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Winter Solstice in Newgrange

This is a post for history lovers, as Newgrange was constructed over 5,000 years ago, around 3200 BC. Thus, it is older than Stonehenge in England and the Great Pyramids of Giza in Egypt.

Located in County Meath, it is less than 1 hour from Dublin city centre, the tomb was rediscovered in 1699 by workers who were looking for stones in the area and eventually found the entrance to the tomb, which was completely covered in dirt and grass.

The tomb of Newgrange is part of the historic complex of Newgrange, Knowth and Dowth (this one is not open to visitors). This area was declared a UNESCO World Heritage Site, so firstly you should go to the Visitor Centre, Brú na Bóinne, where you can see a video about the history of the place and a display of objects found in the tombs and region before embarking on a mini bus to visit the tombs.

This is a fascinating and mysterious place and you wonder how they built such amazing work that survived all these thousands of years without them having the technological innovations of today. Archaeologists classified Newgrange as a tomb, but this place is much more than just a tomb, rather an ancient temple.

Newgrange occupies an area of over 1 acre and is composed of 97 large stones at its base, some of which are richly decorated with carved designs of spirals, lozenges and triangles.

When you enter through the tiny door and the narrow corridor to get to the main chamber, you realise this place is not just an old tomb, but a place that has been influence by astrology and perhaps something in the air of spiritual and religious. The positioning of Newgrange was influenced by the winter solstice, the phenomenon only happens once a year on December 21st when beams of sunlight penetrates the narrow corridor and illuminates the entire main chamber for 17 minutes, through a kind of skylight, which is above the main little door. The intention of the builders was to mark the beginning of the New Year and serve as a symbol of the victory of life over death.

Each year, the winter solstice phenomenon attracts much attention around the world and brings together thousands of visitors to the tomb. However, due to high demand and narrow space a lottery is held annually and the lucky ones get the extraordinary experience of waiting in the dark for the longest night of the year to end, as people used to do thousands of years ago. Of course, this can be an extremely rare phenomenon, as sunlight in the winter months can be a rare thing in Ireland. But don’t worry, you can see a simulation of the winter solstice. Visit Newgrange even with the simulated solstice, it is a fantastic experience.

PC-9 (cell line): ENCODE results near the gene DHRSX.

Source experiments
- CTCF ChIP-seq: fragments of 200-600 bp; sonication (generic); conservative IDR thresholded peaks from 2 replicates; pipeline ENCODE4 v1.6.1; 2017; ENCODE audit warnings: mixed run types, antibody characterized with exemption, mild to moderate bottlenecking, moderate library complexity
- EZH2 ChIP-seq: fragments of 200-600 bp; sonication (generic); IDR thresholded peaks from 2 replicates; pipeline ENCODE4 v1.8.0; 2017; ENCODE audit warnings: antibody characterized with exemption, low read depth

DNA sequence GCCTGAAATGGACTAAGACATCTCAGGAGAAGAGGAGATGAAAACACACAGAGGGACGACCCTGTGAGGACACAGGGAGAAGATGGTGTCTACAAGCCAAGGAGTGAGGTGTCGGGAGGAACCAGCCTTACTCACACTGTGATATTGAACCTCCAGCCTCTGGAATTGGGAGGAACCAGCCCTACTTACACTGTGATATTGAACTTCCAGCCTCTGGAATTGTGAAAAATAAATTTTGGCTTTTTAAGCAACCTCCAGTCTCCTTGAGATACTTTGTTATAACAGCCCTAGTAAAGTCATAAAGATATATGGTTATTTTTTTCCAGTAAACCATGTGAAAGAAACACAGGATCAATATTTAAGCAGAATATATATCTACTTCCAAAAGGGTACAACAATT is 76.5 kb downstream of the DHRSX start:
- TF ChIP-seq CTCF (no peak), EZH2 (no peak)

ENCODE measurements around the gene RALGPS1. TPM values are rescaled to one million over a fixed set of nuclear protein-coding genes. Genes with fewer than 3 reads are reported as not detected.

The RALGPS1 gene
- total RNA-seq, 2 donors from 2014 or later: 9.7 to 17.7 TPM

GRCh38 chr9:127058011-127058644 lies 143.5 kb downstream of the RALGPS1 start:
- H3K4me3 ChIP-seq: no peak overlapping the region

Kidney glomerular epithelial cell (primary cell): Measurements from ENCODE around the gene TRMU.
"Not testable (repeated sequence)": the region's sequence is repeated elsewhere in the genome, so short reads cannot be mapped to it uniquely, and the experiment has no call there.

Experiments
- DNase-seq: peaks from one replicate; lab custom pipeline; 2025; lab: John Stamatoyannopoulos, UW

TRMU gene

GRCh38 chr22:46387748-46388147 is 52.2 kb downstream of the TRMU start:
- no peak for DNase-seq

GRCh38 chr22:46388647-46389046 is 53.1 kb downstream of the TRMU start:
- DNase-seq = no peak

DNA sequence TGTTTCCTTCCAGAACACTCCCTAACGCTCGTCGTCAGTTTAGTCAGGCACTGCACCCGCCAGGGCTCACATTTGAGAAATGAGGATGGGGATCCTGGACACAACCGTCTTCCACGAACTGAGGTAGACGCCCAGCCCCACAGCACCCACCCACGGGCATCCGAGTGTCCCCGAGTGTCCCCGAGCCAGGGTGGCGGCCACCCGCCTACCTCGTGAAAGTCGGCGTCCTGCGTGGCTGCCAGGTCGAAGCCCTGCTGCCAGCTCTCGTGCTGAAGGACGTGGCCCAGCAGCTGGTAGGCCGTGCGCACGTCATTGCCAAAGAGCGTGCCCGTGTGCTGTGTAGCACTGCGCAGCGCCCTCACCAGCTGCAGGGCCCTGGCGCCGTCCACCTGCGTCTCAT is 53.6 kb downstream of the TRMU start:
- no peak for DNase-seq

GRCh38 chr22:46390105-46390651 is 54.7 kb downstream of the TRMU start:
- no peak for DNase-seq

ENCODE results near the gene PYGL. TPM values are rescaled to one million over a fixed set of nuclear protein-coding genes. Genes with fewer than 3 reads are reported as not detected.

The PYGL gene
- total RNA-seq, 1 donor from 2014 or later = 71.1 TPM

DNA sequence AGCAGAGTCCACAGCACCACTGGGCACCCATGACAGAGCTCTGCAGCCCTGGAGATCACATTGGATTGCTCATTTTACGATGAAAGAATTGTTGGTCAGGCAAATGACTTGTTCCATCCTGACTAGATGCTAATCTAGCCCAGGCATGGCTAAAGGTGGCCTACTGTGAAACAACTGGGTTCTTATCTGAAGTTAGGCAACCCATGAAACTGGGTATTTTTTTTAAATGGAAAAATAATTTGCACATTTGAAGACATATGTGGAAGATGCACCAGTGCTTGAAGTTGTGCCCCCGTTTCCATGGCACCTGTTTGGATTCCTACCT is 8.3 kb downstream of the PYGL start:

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Profile photo of Roger Luigi

Roger was born in São Paulo, but his heart is in his adopted city Curitiba. He's been living in Ireland for the past three years and he is well suited to any climate. He's travelled most of Europe and has a knack for discovering new spots in the Old Continent. Thailand is his favorite country so far. From his emotional visit to Auschwitz, facing the Russian winter in St. Petersburg, a storm at sea off the coast of Australia and reliving his childhood in Eurodisney. His dream is to visit Fernando de Noronha, Amazon, Egypt, Greece and Africa.He loves history, art, architecture, cuisine and nature. He feels just as at home in the big cities as he does in the wild. His photos include natural landscapes and urban scenes. He started travelling alone, but made many friends along the way.

One thought on “Winter Solstice in Newgrange

  1. Profile photo of Rou Missette

    Yes, Newgrange is absolutely fascinating! And I would love to get to visit it such a special place. For enthusiasts of Ancient Knowledge, humanity and what these solar alignments mean, I suggest having a read of "The Path of the Spiritual Sun", by Belsebuub with Angela Pritchard. It goes deep into many places around the world, explore ancient texts as well as providing all the Esoteric information concerning these events. An amazing and utterly unique read!


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